Archaeologists uncovered 2700-year-old inscriptions within looters’ tunnels dug by ISIS beneath the Tomb of Jonah in the ancient Iraq city of Nineveh, Mosul, Iraq.
Clay tablets from the Neo-Assyrian Empire found in Ashur, North Iraq, written at the end of the 7th century BC by a man called Kisir-Ashur describe his education to become a doctor, and how he combined magical rituals with medical treatments.
Excavations of Bronze Age city called Bassetki located in Iraq’s Kurdistan region, led to the discovery of nearly 100 clay tablets dating back to the period of the Middle Assyrian Empire (1392-934 BC).
Remains of ancient Mespotamian city called Xarab-i Kilashin, dating back to the late 3rd millennium BC, was discovered by Polish archaeologists on the banks of the Great Zab river in Iraqi Kurdistan.
Polish archaeologists discovered remains of over 200 settlement sites, including villages and an ancient city, in the region of Northern Mesopotamia located in modern Iraqi Kurdistan.
Initial assessment of archaeological relics’ destruction by ISIS terrorists in the recaptured ancient city of Hatra, Iraq, shows that the damage by the terrorists was lesser than feared.
A vaulted tomb dating back to the Assyrian Empire period was accidentally discovered by construction workers in Erbil, capital of Iraqi Kurdistan. Ten skeletons with various grave goods were found inside.
Archaeologists discovered an ancient tomb in northern Iraq, dating back 2400 years, in the end or right after the collapse of the Achaemenid Empire conquered by Alexander the Great. The tomb contains remains of at least 6 people.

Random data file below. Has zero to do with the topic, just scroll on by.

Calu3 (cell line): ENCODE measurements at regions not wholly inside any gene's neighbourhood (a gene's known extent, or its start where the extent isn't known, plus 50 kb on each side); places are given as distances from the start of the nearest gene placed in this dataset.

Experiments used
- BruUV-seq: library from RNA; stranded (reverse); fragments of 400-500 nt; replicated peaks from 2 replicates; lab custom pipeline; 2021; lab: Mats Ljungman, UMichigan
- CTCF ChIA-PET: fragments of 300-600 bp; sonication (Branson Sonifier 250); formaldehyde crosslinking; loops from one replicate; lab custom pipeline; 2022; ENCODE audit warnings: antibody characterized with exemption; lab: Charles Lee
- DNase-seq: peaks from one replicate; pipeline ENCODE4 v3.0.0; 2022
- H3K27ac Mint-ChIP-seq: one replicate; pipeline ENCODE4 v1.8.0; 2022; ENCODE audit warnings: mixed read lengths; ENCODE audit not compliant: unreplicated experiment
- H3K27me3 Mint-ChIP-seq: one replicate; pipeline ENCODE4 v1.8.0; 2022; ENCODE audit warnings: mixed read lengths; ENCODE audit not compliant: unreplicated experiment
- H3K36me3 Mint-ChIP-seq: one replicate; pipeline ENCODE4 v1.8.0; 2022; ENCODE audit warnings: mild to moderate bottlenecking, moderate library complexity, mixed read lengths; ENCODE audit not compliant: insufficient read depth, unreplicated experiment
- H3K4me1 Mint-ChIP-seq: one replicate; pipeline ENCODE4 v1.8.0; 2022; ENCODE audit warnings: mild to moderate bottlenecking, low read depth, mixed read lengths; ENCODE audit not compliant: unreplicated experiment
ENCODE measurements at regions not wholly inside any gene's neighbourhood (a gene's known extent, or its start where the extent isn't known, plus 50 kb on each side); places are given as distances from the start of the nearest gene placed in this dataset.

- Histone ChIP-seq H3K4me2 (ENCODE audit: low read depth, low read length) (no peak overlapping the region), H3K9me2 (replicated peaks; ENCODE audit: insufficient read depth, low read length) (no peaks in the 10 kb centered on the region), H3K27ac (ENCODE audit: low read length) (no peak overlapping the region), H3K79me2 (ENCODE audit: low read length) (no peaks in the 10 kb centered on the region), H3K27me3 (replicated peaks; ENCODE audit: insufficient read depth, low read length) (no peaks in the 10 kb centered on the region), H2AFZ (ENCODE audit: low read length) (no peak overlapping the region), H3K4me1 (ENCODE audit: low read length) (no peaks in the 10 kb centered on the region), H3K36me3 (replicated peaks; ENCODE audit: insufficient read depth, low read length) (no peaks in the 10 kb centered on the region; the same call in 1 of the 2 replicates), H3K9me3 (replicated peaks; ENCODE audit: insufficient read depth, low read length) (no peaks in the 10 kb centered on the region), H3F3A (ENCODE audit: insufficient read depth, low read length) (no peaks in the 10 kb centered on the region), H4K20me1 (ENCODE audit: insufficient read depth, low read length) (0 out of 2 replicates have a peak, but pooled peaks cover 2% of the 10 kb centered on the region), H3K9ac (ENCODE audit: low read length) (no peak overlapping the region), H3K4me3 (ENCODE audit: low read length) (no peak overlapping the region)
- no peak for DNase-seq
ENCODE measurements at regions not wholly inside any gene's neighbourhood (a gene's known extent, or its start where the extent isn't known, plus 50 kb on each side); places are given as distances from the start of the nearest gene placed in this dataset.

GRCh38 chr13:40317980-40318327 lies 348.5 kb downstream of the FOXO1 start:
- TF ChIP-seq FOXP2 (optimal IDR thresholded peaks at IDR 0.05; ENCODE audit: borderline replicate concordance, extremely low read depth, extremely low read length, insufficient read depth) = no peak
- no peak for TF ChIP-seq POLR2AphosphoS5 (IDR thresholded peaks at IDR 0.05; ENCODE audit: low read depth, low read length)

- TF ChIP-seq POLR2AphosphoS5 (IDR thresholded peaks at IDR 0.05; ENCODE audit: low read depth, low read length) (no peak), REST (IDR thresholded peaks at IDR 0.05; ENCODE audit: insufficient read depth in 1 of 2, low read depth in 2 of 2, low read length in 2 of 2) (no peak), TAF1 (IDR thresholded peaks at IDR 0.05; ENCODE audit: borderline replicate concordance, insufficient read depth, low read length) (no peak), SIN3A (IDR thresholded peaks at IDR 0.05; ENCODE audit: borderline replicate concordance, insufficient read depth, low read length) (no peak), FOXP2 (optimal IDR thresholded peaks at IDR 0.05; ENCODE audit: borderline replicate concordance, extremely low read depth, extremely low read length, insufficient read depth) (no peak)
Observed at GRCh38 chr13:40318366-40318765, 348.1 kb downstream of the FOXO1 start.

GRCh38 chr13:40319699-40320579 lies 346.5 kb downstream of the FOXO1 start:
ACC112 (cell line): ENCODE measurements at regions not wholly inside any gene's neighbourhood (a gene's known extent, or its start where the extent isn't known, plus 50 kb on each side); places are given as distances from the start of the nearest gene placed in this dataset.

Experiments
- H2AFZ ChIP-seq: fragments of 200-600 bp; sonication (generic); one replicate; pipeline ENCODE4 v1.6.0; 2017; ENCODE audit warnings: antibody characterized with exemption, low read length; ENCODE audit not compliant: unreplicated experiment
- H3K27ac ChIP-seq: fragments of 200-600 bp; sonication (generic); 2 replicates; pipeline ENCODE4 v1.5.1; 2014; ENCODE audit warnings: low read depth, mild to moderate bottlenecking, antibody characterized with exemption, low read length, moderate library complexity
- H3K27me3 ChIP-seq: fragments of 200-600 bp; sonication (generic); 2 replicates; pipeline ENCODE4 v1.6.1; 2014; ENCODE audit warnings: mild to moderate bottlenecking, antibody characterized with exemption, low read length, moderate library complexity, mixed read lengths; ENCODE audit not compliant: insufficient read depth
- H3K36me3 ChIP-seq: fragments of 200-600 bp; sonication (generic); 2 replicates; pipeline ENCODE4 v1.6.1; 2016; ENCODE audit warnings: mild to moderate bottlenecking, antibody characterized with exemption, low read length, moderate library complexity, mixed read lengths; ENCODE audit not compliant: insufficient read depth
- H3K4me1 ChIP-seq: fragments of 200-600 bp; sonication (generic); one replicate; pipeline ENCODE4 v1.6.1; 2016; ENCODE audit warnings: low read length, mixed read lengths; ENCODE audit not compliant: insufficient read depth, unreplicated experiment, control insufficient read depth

Over 400 historic texts dated between the 13th and 20th were recovered at the Mar Behnam monastery, which was occupied by ISIS for more than two years. The books were hidden in metal bins behind a brick wall.
Analysis of micro-remains of plants contained within the tartar of the teeth led to recognition of plant-based diet of human populations living in Iraq 8500 years ago.
Excavations of German archaeologists at the site of Bassetki, near Dohuk in the Autonomous Region of Kurdistan, Iraq, revealed a 3000-years-old Bronze Age settlement.
The crowd-sharing system called Arches, utilising satellite imagery, photographs, technical data and eyewitness descriptions documents damage and destruction of monuments by the so-called Islamic State and due to fights near the Syrian city of Aleppo.
ISIS extremists destroyed the 2,500-year-old temple of Nabu in the ancient Assyrian city of Nimrud and released footage of the incident. The final scene in the ten-minute video shows the Great Pyramid of Giza near Egypt’s capital, Cairo and a fanatic pledging to blow up ancient sites built by the infidels.